Nuts. I’ll have a large handful of nuts to get plenty of whole-food vitamin E. This helps counter the damage caused by the metabolism of acetaldehyde.
1 Hour Before Drinking
By now, I assume that you’ve had enough electrolyte-enhanced water.
The two most important pre-drinking supplements are liposomal glutathione and milk thistle. These two protect your organs and accelerate the clearance of toxic chemicals.
A larger list of best supplements to take before drinking alcohol includes:
- Liposomal glutathione (130 – 250mg). Detoxing poisons, including alcohol, depletes one of the body’s master antioxidants and protective substances—glutathione. This is the single best way to help your body offset the toxicity of alcohol. Note that only glutathione in liposomal form is effective. You can also stack a precursor to glutathione called NAC with vitamin C and thiamine to achieve similar effects.
- Milk thistle (150 – 300mg). An antioxidant known for its ability to regenerate liver cells, milk thistle also activates the protective NRF2 pathway and slows the depletion of glutathione. I love it because it’s cheap and effective.
- Schisandra (250 – 400 mg). A great all-around tonic that protects, enhances, and regrows the liver. This wonder berry also safely improves cognitive function and physical stamina. Schisandra lignans reduce liver enzymes, sustain glutathione levels, and prevent fatty liver disease.
- Activated B-Complex. Alcohol depletes the B vitamins, makes them work less efficiently, and exacerbates hangovers. They’re water-soluble, so the body already excretes B vitamins quickly and alcohol further speeds up the process. Supplementing a well-formulated complex beforehand helps offset this effect. Choose an activated (methylated) product for maximum absorption.
- N-Acetyl Cysteine (NAC) (1,000 – 1,200 mg). A cheap precursor to glutathione that hospitals often megadose hospitals to heal poisoning induced by Tylenol and other liver-damaging drugs. NAC also reduces the damage caused by acetaldehyde. This is a “Swiss Army Knife” supplement I always have on hand.
- Matcha tea. If you insist on an evening energy boost, matcha contains caffeine balanced out with L-theanine. L-theanine buffers the effects so that you can still sleep at the end of the night. Plus, the polyphenols abundant in matcha protects against damaging free radicals, and the drink naturally contains vitamin C, and elevates glutathione.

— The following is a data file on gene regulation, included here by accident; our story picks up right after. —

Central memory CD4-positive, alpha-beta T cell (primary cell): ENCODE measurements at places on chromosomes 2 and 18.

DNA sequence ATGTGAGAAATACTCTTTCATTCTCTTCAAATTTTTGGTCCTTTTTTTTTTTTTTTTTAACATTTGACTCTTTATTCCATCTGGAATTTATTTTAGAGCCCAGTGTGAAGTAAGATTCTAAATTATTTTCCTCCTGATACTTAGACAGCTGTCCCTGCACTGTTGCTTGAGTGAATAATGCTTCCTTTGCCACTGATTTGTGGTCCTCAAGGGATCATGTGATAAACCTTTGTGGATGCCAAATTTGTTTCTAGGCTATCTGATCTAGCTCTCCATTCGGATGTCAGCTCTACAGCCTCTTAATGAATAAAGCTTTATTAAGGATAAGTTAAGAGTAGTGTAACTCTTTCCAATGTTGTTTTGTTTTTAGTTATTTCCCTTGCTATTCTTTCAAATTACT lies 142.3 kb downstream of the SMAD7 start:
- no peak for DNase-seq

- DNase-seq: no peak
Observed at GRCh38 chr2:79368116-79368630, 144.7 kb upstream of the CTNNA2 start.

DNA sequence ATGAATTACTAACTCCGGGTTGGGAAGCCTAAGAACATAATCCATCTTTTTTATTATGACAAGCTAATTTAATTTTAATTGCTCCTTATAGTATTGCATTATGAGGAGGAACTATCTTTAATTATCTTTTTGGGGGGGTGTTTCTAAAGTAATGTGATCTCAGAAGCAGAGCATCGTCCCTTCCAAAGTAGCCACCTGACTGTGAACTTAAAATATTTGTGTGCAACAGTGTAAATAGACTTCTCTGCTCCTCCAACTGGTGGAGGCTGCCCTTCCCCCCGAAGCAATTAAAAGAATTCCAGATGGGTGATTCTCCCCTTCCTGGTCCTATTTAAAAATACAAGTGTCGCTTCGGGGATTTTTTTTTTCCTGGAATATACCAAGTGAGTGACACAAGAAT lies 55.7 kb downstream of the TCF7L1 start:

- Zinc (25 – 50mg). Increases levels of a critical enzyme required to detoxify acetaldehyde. Boosts the immune system, and replenishes a mineral often lost through excess urination and sweating.
- Vitamin C (500 – 1500mg). Works as an antioxidant in the body to reduce the damage caused by free radicals. Synergizes with NAC and milk thistle to work more effectively.
I used to supplement vitamin B6 to improve my body’s ability to process acetaldehyde. If you eat adequate sulfurous foods, however, supplementation is likely redundant.
At a minimum, I would choose one supplement to elevate glutathione and protect the liver, and one powerful antioxidant.
How you end your night matters.
90-minutes cut-off. First, give yourself at least 90-minutes between your least drink and sleep. This is because alcohol inhibits melatonin release and drastically impairs sleep. It also blunts testosterone, growth hormone, and other processes associated with recovery and repair.
Electrolyte drink. 90 minutes before bed is a great time to rehydrate. Mix up ~1/2 tsp of Celtic sea salt, juice from a lemon or lime, and 12-16 ounces of water. This gives you plenty of time to absorb the liquid before sleep.
The right timing and supplementation can actually sober you up and make you feel better quickly.
My favorite post-drinking supplements are:
- Dihydromyricetin (DHM) (300 – 1,200mg). This extract from the oriental raisin tree has an illustrious history as a hangover cure. From my own experience, it’s the single most powerful anti-hangover ingredient on Earth. It exhibits impressive properties, including antioxidative, anti-inflammatory, cell death-mediating, anti-cancer, antimicrobial, and metabolic-regulation, liver protective and regenerative, and many more. Dihydromyricetin is thought to protect against oxidative stress and scavenge ROS. DHM accelerates the breakdown of acetaldehyde and actively clears alcohol from the bloodstream faster. Impressively, it prevents intoxication and even sobers you up faster. This is the only product that I can actually feel working. It’s the antidote to drinking and hangovers.
- Chlorella (20 – 30 tablets). This algae has great selective detoxification properties. It helps the body metabolize alcohol more effectively by increasing glutathione, speeding up acetaldehyde clearance, provides nutrients depleted by alcohol, contains liver-supporting chlorophyll, and even decreasing ethanol concentrations in the blood. It does all of this without stripping the body of vitamins, minerals, and nutrients (like charcoal does). I always carry chlorella with me, due to its insane nutrient density and array of effects.
- Magnesium (dose depends on form). Magnesium depletion worsens hangover symptoms. It’s also a natural anti-inflammatory and important for glutathione synthesis. Since most of us are deficient, supplementing this mineral can make a huge difference in the way you feel and the quality of your sleep. Before bed, I like 400mg of the bioavailable magnesium glycinate. Magnesium citrate is a cheaper yet still bioavailable alternative, and magnesium threonate is hypothesized to support and protect the brain.
- Activated charcoal (250 – 800mg). If you get poisoned and go into the emergency room, they’ll use activated charcoal to neutralize the toxins. Prior to discovering chlorella, I took activated charcoal every time I drank. This stuff works great like that algae, but also inhibits the absorption of nutrients. I’ve used it successfully when I came down with food poisoning. Use it sparingly.